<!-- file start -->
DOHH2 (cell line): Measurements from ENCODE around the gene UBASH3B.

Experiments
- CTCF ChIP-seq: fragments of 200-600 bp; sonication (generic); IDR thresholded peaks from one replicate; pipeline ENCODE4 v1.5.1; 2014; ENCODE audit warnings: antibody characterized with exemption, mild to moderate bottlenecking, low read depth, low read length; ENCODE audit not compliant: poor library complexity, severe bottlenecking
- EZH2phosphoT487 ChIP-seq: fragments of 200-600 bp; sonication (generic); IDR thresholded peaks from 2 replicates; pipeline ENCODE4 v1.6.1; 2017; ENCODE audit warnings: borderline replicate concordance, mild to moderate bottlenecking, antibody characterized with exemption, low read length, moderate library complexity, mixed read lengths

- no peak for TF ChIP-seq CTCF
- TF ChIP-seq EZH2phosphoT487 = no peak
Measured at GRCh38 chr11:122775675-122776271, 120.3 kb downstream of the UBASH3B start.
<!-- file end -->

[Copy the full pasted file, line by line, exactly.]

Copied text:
DOHH2 (cell line): Measurements from ENCODE around the gene UBASH3B.

Experiments
- CTCF ChIP-seq: fragments of 200-600 bp; sonication (generic); IDR thresholded peaks from one replicate; pipeline ENCODE4 v1.5.1; 2014; ENCODE audit warnings: antibody characterized with exemption, mild to moderate bottlenecking, low read depth, low read length; ENCODE audit not compliant: poor library complexity, severe bottlenecking
- EZH2phosphoT487 ChIP-seq: fragments of 200-600 bp; sonication (generic); IDR thresholded peaks from 2 replicates; pipeline ENCODE4 v1.6.1; 2017; ENCODE audit warnings: borderline replicate concordance, mild to moderate bottlenecking, antibody characterized with exemption, low read length, moderate library complexity, mixed read lengths

- no peak for TF ChIP-seq CTCF
- TF ChIP-seq EZH2phosphoT487 = no peak
Measured at GRCh38 chr11:122775675-122776271, 120.3 kb downstream of the UBASH3B start.